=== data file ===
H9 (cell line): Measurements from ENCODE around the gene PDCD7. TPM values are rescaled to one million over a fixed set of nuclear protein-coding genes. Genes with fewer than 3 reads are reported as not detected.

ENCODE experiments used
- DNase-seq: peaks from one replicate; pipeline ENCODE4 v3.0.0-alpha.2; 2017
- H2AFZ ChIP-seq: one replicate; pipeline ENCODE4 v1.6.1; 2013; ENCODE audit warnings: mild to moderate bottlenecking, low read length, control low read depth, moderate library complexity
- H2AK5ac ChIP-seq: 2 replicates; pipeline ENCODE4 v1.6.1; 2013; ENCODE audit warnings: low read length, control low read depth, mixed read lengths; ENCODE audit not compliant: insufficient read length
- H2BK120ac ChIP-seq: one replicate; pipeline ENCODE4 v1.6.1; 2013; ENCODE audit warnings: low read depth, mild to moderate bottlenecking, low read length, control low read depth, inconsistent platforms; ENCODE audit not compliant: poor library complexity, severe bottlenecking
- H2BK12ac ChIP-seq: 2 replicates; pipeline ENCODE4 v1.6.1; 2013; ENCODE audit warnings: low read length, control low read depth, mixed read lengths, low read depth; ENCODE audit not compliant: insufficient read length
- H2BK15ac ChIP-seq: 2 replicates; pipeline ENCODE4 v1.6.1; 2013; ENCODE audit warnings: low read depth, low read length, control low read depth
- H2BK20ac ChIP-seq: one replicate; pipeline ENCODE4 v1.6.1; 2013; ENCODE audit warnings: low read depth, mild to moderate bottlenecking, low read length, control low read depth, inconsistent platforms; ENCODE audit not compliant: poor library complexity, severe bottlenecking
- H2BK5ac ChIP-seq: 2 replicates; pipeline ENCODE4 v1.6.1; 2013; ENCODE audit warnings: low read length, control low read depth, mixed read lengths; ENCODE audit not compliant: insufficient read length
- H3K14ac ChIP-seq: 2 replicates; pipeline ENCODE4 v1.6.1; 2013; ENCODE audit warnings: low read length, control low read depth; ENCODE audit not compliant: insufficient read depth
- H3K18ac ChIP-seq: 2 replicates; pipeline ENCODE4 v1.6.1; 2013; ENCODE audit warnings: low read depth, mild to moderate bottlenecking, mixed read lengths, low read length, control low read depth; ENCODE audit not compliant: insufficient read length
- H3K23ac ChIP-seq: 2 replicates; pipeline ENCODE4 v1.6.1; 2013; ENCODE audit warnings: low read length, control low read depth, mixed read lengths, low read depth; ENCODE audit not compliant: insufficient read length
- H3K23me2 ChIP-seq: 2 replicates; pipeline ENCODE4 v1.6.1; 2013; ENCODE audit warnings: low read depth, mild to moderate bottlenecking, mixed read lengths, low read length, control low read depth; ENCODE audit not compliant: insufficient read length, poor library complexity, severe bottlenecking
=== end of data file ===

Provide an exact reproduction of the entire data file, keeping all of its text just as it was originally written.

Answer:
H9 (cell line): Measurements from ENCODE around the gene PDCD7. TPM values are rescaled to one million over a fixed set of nuclear protein-coding genes. Genes with fewer than 3 reads are reported as not detected.

ENCODE experiments used
- DNase-seq: peaks from one replicate; pipeline ENCODE4 v3.0.0-alpha.2; 2017
- H2AFZ ChIP-seq: one replicate; pipeline ENCODE4 v1.6.1; 2013; ENCODE audit warnings: mild to moderate bottlenecking, low read length, control low read depth, moderate library complexity
- H2AK5ac ChIP-seq: 2 replicates; pipeline ENCODE4 v1.6.1; 2013; ENCODE audit warnings: low read length, control low read depth, mixed read lengths; ENCODE audit not compliant: insufficient read length
- H2BK120ac ChIP-seq: one replicate; pipeline ENCODE4 v1.6.1; 2013; ENCODE audit warnings: low read depth, mild to moderate bottlenecking, low read length, control low read depth, inconsistent platforms; ENCODE audit not compliant: poor library complexity, severe bottlenecking
- H2BK12ac ChIP-seq: 2 replicates; pipeline ENCODE4 v1.6.1; 2013; ENCODE audit warnings: low read length, control low read depth, mixed read lengths, low read depth; ENCODE audit not compliant: insufficient read length
- H2BK15ac ChIP-seq: 2 replicates; pipeline ENCODE4 v1.6.1; 2013; ENCODE audit warnings: low read depth, low read length, control low read depth
- H2BK20ac ChIP-seq: one replicate; pipeline ENCODE4 v1.6.1; 2013; ENCODE audit warnings: low read depth, mild to moderate bottlenecking, low read length, control low read depth, inconsistent platforms; ENCODE audit not compliant: poor library complexity, severe bottlenecking
- H2BK5ac ChIP-seq: 2 replicates; pipeline ENCODE4 v1.6.1; 2013; ENCODE audit warnings: low read length, control low read depth, mixed read lengths; ENCODE audit not compliant: insufficient read length
- H3K14ac ChIP-seq: 2 replicates; pipeline ENCODE4 v1.6.1; 2013; ENCODE audit warnings: low read length, control low read depth; ENCODE audit not compliant: insufficient read depth
- H3K18ac ChIP-seq: 2 replicates; pipeline ENCODE4 v1.6.1; 2013; ENCODE audit warnings: low read depth, mild to moderate bottlenecking, mixed read lengths, low read length, control low read depth; ENCODE audit not compliant: insufficient read length
- H3K23ac ChIP-seq: 2 replicates; pipeline ENCODE4 v1.6.1; 2013; ENCODE audit warnings: low read length, control low read depth, mixed read lengths, low read depth; ENCODE audit not compliant: insufficient read length
- H3K23me2 ChIP-seq: 2 replicates; pipeline ENCODE4 v1.6.1; 2013; ENCODE audit warnings: low read depth, mild to moderate bottlenecking, mixed read lengths, low read length, control low read depth; ENCODE audit not compliant: insufficient read length, poor library complexity, severe bottlenecking